Sumner: So I have to give a shout out to Kristin O’Donnell Tubb, who is a fellow Nashville author. If I had to pick someone who was my first local author friend, it would be Kristin. And she is just one of those people who you just want to be around. She was so welcoming. I thank her in both of my books, because she’s just one of those people who really is generous with her time and her knowledge. I think that’s really important, no matter what stage of the writing journey you’re on — to find those people who you can lean on and complain to and celebrate with and all of those other things. And they get it. Your spouse, your significant other, is probably not going to get it. Your kids are definitely not going to get it. I was in a Facebook group with fellow debut authors last year, and that was just a blast because we were all going through that initial journey together. It’s really important to find those people.

Philpott: It is. I agree with you both generally about finding groups of people and also specifically about Kristin. She is a very generous soul. I hope her ears are burning right now, wherever she is while we’re talking about her.

Okay, so the last thing is really fun and easy. It’s our lightning round. I’m going to ask you just a handful of short questions, and you can answer in as brief a response as you like. 

Sumner: Okay. 

Philpott: All right. If you could be anywhere other than where you are right now, where would you be? 

Sumner: Ireland. 

Philpott: Ireland?

Sumner: Here’s why: I’m currently reading a murder mystery set in Ireland, but the scenery just sounds lovely.

Philpott: Early riser or night owl, which are you?

Sumner: Early riser by a thousand percent.

Philpott: When you read, do you like to read a physical book, do you like to read on an e-reader, or do you like to listen to an audio book?

Sumner: I like the physical book. I like to be able to hold it in my hands and I I’ve tried everything else. I can sometimes read on an e-reader, but I just like the book. I like to hold it.

Philpott: When you are writing, do you tend to write on multiple projects at one time or are you creatively monogamous?

Sumner: I love that. I’m creatively monogamous for the first draft. And then once my focus is a little less magnified on that one thing, then I can do other things. Like I can edit this manuscript and then I can go and do my copy edits for the next book and I can kind of dabble and do non-fiction essays and things like that.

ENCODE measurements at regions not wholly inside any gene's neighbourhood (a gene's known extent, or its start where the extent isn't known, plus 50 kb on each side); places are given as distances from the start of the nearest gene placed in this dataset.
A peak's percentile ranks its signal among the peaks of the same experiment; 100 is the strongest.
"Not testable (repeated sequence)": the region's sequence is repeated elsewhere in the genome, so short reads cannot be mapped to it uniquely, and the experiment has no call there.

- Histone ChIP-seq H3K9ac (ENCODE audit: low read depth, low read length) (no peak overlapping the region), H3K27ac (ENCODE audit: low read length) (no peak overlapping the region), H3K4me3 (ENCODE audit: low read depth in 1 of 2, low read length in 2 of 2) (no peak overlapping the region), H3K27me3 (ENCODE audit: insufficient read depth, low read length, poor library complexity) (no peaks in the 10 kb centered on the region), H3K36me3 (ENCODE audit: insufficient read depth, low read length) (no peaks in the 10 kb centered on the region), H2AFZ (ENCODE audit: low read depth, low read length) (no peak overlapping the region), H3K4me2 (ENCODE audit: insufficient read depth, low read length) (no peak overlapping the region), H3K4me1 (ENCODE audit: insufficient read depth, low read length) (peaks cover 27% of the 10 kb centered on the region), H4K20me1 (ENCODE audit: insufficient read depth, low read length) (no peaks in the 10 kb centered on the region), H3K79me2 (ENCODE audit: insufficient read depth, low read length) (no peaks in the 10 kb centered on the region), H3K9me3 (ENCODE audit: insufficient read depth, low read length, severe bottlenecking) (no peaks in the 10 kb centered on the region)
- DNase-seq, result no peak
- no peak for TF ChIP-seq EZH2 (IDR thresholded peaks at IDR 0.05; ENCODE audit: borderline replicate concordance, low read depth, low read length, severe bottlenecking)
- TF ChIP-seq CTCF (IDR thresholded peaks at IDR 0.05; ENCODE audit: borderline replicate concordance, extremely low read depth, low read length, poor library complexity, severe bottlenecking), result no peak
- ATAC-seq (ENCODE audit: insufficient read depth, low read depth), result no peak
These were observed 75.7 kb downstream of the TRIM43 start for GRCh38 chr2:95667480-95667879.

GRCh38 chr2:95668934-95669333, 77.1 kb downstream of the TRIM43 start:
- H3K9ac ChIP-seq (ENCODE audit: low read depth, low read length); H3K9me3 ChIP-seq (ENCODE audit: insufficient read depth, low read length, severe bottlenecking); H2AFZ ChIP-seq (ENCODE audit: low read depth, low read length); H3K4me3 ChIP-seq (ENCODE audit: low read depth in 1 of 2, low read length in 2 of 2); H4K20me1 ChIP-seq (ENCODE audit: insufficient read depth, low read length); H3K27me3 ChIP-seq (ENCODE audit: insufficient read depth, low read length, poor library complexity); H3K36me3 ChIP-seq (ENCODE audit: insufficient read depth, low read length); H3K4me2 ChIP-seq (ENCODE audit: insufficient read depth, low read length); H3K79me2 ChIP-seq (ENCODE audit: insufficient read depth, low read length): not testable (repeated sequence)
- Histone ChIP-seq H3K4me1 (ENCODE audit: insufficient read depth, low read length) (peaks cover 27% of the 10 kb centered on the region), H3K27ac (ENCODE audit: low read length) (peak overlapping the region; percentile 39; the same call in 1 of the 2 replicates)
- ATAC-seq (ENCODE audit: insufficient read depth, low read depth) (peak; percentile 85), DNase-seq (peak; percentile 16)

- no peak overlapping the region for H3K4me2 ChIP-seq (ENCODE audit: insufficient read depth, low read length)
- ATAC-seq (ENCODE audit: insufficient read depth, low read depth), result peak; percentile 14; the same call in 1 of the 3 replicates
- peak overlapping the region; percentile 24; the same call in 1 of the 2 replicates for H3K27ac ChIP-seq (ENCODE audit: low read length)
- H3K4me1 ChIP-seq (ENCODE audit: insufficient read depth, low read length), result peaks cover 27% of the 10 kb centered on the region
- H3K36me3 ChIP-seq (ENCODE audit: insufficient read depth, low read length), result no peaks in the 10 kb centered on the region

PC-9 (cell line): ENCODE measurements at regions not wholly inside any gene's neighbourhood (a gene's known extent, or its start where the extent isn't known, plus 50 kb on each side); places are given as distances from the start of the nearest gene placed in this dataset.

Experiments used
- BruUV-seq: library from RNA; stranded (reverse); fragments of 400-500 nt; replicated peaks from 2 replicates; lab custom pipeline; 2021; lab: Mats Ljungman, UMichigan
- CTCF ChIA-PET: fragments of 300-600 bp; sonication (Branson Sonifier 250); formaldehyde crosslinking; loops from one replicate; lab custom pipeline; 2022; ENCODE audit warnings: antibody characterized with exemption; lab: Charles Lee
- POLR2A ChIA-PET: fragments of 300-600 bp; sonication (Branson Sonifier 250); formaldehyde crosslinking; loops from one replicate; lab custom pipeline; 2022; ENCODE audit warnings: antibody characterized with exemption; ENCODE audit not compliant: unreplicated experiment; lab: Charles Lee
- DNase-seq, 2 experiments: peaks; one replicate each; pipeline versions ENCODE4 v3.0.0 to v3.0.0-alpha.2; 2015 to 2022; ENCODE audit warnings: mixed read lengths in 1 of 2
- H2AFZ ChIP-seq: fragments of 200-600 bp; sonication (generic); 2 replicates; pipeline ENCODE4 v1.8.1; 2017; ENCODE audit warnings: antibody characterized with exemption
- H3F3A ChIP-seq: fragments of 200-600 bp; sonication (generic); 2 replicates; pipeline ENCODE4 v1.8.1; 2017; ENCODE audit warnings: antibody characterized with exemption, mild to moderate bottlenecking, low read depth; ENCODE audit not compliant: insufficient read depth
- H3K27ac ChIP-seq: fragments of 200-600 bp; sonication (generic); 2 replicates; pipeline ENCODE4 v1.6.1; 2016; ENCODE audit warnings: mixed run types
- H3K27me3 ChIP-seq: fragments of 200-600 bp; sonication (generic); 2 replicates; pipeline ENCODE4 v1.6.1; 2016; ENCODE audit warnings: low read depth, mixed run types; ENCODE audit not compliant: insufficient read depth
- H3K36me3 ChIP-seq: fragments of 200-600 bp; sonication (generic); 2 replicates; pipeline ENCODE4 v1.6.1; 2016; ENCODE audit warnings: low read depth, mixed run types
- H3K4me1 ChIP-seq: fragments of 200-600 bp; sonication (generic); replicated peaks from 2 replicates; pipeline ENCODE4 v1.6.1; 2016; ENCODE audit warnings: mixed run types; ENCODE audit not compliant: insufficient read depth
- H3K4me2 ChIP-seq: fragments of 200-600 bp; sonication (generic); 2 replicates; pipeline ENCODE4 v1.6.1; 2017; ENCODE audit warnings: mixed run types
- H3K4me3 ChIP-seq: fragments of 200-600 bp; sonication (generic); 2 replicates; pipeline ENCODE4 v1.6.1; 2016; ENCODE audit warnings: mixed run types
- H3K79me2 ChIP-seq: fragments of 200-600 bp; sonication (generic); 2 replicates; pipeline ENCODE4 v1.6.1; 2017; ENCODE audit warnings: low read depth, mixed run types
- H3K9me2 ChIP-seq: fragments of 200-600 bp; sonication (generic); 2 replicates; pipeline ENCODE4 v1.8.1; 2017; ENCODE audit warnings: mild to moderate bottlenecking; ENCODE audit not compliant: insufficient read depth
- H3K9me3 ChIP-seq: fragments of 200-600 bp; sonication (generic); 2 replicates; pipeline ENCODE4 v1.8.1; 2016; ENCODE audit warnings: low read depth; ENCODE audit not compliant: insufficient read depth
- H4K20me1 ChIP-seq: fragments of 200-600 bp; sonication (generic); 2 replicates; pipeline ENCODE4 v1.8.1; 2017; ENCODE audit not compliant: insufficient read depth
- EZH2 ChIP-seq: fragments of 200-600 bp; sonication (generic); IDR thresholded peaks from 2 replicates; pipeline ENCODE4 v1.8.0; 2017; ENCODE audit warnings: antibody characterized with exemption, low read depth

Philpott: Back to when you’re reading, when you have to put your book down and go do something else, do you put in a bookmark? Do you fold down the corner of the page or are you a monster who cracks the book open and sets it down?

Sumner: I’m almost embarrassed. I fold the page. People get very upset about that.

Philpott: It’s okay. You can’t be too precious about the book. I underline. I flip down pages.

Sumner: You’re making it your own.

Philpott: Last one: If we were going to meet up for coffee and you said, meet me in the bookstore or meet me in the library, where would I look for you first? What section?

Sumner: Okay. Hmm. Oh, for the bookstore I always gravitate toward the new releases because I’m a sucker for a shiny display. I can’t help it. My husband calls it my gas station tendency, because I’m the one that can’t go into a gas station to buy anything and not come out with 12 things because they’re all at the register — you know, like all the candy and all the fun gadgets. Anything that’s shiny, I’m just there for it.

Philpott: Ha! I love it. Jamie, thank you so much for joining us.

Sumner: Thanks for having me. This was so fun.

Jamie Sumner Recommends

All Adults Here by Emma Straub
Genesis Begins Again by Alicia D. Williams
The Death of Mrs. Westaway by Ruth Ware
The Mountains Wild by Sarah Stewart Taylor
What You Wish For by Katherine Center
The One and Only Bob by Katherine Applegate